A Perfectly Good Man

A Perfectly Good Man

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Patrick Gale

“Do you need me to pray for you now for a specific reason?”
“I’m going to die.”
“We’re all going to die. Does dying frighten you?”
“I mean I’m going to kill myself.”

When 20-year-old Lenny Barnes, paralysed in a rugby accident, commits suicide in the presence of Barnaby Johnson, the much-loved priest of a West Cornwall parish, the tragedy’s reverberations open up the fault-lines between Barnaby and his nearest and dearest. The personal stories of his wife, children and lover illuminate Barnaby’s ostensibly happy life, and the gulfs of unspoken sadness that separate them all. Across this web of relations scuttles Barnaby’s repellent nemesis – a man as wicked as his prey is virtuous.

Returning us to the rugged Cornish landscape of Notes from an Exhibition, Patrick Gale lays bare the lives and the thoughts of a whole community and asks us: what does it mean to be good?

Reviews of A Perfectly Good Man

  • ‘Guaranteed to give the reader a warm glow’ Independent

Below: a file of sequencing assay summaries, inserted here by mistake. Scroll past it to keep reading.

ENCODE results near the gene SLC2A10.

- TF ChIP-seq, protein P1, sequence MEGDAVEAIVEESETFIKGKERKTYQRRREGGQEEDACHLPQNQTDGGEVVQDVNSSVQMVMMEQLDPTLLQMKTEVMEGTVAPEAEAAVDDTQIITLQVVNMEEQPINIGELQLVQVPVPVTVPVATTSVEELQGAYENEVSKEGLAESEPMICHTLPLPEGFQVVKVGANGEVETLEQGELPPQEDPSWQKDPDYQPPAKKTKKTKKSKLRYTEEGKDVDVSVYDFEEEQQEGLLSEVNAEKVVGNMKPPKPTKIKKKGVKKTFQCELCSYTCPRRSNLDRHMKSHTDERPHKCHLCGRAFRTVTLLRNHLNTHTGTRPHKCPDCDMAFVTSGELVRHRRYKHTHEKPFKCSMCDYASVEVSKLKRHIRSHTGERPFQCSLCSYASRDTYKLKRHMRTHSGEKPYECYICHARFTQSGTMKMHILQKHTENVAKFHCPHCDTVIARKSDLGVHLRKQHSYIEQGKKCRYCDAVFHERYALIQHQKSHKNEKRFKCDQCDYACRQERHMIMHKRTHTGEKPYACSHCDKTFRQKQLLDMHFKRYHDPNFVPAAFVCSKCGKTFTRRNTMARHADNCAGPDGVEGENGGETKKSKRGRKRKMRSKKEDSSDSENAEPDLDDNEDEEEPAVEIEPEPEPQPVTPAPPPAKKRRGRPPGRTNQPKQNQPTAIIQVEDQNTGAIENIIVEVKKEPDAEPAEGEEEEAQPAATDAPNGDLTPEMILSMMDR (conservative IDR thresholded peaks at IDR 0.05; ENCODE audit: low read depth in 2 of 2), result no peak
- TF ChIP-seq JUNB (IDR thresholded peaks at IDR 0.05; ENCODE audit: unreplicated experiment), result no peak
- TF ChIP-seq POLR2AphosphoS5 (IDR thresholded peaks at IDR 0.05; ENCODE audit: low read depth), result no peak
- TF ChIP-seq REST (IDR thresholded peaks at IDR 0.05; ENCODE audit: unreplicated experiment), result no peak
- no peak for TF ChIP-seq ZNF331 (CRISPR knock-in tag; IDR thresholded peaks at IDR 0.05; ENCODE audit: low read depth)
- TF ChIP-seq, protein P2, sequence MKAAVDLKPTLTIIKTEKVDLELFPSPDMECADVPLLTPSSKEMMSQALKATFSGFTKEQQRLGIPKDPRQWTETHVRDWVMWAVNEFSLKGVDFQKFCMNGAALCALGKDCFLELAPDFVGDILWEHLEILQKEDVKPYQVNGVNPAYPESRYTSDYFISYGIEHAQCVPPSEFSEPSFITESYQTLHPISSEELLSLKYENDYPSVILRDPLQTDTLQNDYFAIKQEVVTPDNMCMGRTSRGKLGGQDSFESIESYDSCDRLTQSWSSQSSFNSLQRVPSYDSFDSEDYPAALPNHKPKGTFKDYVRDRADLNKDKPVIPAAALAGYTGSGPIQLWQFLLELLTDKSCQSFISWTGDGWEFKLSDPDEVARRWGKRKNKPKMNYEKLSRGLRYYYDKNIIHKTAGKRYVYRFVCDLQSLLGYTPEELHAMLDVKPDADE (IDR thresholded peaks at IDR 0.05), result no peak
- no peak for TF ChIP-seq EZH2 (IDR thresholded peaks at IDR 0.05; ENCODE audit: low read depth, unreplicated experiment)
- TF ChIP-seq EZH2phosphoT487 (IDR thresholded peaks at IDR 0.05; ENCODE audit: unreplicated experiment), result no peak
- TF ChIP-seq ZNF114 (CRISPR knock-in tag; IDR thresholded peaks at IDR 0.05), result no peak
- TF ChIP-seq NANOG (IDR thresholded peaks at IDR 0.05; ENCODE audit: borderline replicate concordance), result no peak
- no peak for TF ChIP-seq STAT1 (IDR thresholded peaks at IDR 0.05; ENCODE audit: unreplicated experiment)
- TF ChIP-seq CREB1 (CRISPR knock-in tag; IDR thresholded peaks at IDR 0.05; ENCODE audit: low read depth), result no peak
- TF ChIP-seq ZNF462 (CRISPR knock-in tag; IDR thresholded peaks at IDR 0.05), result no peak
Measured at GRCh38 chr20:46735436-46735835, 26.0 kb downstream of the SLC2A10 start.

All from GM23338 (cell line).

‘Warm and humane, this novel is beautifully written’ The Times

    ‘This being Gale there’s a compelling tale to be told … a convincing, moving account of man’s struggle with faith, marriage and morality’ Sunday Times

    ‘At his best, Gale is an effortlessly elastic storyteller, a writer with heart, soul, and a dark and naughty wit, one whose company you relish and trust. In fact you feel you would believe anything he told you – and if I have a small complaint, it’s that he sometimes doesn’t quite seem to realise it, doesn’t trust in his own genuine power. Now and then he writes a little too hard, too carefully or too deliberately. Relax, you want to tell him. Trust yourself, because we do. Do less, because what you do is already so effective. But it’s a minor quibble in a novel which managed to upset and uplift me in equal measure, and which kept me company – and kept me guessing – right through to its slightly bitter and heartfelt end’ Julie Myerson, Observer

    ‘What Gale does so well is to delineate the unpremeditated spider-web consequences of actions, most particularly those where the intentions are apparently perfectly “good”. The unfolding nightmare for all the family of the consequences of adopting are exquisitely and painfully documented… The final chapter left me with a lump in my throat’ Salley Vickers, Guardian

    ‘Late at night on the day a new Patrick Gale arrives I am always to be found crouching on the icy bathroom floor, banished from the bedroom for keeping my husband awake, feverishly turning the pages. The pins and needles are terrible, but worth it.’ Spectator